In his exploration of the interaction between religion and worldwide social and cultural change, the author examines the major theories of global change and discusses the ways in which such change impinges on contemporary religious practice, meaning and influence. Beyer explores some of the key issues in understanding the shape of religion today, including religion as culture and as social system, pure and applied religion, privatized and publicly influential religion, and liberal versus conservative religions. He goes on to apply these issues to five contemporary illustrative cases: the American Christian Right; Liberation Theology movements in Latin America; the Islamic Revolution in Iran; Zionists in Israel; and religiou
Chapter 5: The New Christian Right in the United States
The New Christian Right in the United States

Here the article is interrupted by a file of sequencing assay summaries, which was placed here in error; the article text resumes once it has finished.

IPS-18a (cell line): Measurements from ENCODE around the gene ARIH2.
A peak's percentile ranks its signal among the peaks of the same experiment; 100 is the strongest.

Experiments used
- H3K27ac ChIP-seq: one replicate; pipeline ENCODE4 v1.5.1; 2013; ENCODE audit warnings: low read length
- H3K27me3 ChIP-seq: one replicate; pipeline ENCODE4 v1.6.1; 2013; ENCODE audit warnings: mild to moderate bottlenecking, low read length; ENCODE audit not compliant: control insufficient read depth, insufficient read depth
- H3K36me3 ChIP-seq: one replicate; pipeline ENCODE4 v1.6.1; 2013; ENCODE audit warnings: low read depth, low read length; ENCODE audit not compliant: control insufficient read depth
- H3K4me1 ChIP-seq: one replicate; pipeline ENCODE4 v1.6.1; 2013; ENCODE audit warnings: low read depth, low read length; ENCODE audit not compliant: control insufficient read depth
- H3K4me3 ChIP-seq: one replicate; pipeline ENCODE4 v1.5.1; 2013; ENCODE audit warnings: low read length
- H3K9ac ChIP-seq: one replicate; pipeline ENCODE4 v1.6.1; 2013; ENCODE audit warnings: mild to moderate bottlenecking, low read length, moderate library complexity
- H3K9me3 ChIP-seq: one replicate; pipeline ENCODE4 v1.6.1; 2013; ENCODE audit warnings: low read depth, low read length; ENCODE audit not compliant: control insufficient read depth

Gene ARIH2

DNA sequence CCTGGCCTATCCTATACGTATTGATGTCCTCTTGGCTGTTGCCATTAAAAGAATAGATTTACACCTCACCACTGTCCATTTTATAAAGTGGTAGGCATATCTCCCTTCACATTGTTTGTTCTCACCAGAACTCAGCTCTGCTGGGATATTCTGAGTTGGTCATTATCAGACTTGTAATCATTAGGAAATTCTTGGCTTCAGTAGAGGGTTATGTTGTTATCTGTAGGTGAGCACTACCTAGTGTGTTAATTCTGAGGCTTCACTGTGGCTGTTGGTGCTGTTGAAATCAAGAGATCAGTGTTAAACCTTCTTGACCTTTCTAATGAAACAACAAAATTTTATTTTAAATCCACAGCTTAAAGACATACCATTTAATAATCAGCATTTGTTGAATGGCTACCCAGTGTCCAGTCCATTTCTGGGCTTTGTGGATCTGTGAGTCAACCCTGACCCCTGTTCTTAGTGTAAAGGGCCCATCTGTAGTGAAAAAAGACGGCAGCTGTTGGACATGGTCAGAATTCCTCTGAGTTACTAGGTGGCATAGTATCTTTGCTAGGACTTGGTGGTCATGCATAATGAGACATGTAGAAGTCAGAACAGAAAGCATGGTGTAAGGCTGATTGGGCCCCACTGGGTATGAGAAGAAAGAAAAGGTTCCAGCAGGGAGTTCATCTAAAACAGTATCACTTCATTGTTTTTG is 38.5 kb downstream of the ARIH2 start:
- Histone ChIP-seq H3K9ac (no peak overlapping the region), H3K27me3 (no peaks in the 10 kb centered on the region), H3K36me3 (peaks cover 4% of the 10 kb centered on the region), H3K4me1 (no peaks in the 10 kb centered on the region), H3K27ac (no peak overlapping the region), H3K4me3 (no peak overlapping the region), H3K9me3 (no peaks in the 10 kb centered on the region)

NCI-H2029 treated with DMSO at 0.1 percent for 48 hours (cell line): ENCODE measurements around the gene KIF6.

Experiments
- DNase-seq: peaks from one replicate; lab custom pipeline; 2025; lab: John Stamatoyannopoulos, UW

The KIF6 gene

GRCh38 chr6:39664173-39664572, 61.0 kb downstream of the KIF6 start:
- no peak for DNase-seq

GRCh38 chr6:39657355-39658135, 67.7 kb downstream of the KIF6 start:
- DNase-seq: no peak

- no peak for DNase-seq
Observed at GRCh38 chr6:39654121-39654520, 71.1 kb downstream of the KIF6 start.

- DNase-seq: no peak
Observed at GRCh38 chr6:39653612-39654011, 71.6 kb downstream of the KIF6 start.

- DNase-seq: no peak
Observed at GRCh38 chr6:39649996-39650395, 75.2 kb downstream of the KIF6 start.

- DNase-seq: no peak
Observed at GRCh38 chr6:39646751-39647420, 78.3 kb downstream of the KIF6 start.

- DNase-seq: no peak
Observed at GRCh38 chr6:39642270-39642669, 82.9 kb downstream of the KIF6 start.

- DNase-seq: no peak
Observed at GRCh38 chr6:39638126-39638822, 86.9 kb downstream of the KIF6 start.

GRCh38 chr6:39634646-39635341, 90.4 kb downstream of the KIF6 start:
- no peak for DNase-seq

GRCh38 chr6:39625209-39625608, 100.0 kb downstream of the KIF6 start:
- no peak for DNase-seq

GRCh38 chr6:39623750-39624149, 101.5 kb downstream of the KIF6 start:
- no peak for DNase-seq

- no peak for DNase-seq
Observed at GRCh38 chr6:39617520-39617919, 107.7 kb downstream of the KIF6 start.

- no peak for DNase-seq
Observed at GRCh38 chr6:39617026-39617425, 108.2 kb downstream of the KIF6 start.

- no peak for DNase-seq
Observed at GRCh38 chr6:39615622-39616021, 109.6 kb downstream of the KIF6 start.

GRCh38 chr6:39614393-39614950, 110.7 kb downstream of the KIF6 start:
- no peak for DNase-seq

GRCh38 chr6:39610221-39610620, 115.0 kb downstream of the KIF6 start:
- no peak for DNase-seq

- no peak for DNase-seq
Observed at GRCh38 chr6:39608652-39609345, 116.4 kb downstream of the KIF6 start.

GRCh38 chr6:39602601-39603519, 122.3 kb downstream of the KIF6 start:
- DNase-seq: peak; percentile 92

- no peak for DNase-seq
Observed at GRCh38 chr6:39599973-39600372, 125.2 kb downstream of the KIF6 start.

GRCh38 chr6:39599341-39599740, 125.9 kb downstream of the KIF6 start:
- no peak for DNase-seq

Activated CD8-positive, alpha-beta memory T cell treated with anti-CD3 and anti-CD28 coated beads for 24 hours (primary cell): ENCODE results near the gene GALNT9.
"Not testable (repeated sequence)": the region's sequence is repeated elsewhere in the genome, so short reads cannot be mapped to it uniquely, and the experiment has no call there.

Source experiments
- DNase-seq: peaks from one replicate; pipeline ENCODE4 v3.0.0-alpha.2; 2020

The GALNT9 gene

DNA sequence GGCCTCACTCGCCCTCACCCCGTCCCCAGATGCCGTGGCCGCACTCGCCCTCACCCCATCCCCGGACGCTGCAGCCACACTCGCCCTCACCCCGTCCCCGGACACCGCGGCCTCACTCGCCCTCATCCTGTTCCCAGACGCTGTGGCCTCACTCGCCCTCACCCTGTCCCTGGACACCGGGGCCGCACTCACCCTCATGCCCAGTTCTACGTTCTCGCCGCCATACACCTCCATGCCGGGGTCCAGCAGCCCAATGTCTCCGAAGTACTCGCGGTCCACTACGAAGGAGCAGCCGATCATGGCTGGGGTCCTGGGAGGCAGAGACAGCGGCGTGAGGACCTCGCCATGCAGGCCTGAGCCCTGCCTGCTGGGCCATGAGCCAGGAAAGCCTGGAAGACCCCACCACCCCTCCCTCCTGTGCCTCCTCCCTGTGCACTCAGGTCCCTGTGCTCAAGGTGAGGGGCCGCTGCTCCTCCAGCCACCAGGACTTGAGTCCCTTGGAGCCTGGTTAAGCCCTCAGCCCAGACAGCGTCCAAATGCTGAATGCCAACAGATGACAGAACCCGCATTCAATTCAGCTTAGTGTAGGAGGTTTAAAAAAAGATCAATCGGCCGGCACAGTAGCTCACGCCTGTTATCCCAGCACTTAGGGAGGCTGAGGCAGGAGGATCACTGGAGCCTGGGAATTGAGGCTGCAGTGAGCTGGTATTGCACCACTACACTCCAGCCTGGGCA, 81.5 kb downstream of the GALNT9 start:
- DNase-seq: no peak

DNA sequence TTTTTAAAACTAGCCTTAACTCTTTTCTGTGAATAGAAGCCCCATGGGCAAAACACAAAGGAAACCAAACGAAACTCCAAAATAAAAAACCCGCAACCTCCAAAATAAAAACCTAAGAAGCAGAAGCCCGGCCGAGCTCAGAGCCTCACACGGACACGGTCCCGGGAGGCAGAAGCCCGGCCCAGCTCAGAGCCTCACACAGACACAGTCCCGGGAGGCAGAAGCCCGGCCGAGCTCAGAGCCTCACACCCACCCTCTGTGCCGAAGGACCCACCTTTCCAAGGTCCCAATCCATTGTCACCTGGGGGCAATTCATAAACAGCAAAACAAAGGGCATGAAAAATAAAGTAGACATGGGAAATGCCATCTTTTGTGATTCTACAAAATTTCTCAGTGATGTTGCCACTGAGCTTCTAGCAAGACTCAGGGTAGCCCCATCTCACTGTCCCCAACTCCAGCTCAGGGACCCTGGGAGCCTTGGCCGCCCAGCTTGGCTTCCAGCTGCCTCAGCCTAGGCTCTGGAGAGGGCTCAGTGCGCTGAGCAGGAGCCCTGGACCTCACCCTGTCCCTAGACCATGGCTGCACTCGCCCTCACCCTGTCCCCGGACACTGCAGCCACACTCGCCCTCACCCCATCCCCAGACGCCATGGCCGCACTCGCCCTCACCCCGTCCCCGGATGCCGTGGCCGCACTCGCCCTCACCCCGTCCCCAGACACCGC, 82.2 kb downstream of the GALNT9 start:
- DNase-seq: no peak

In the late 1970s and throughout much of the 1980s, Americans witnessed the rise to public prominence of a conservative religio-political movement often called the New Christian Right (NCR). With its roots in American evangelical Protestantism, the movement captured widespread media attention and may well have had a significant impact on the course of American politics during the last decade. Pat Robertson, one of the leaders of this movement, made an ultimately unsuccessful bid for the Republican presidential nomination for the 1988 presidential election. In 1986, as yet undefeated, he wrote that
Great segments of the American electorate are awaking to a new sense of patriotism and political concern. Led by ...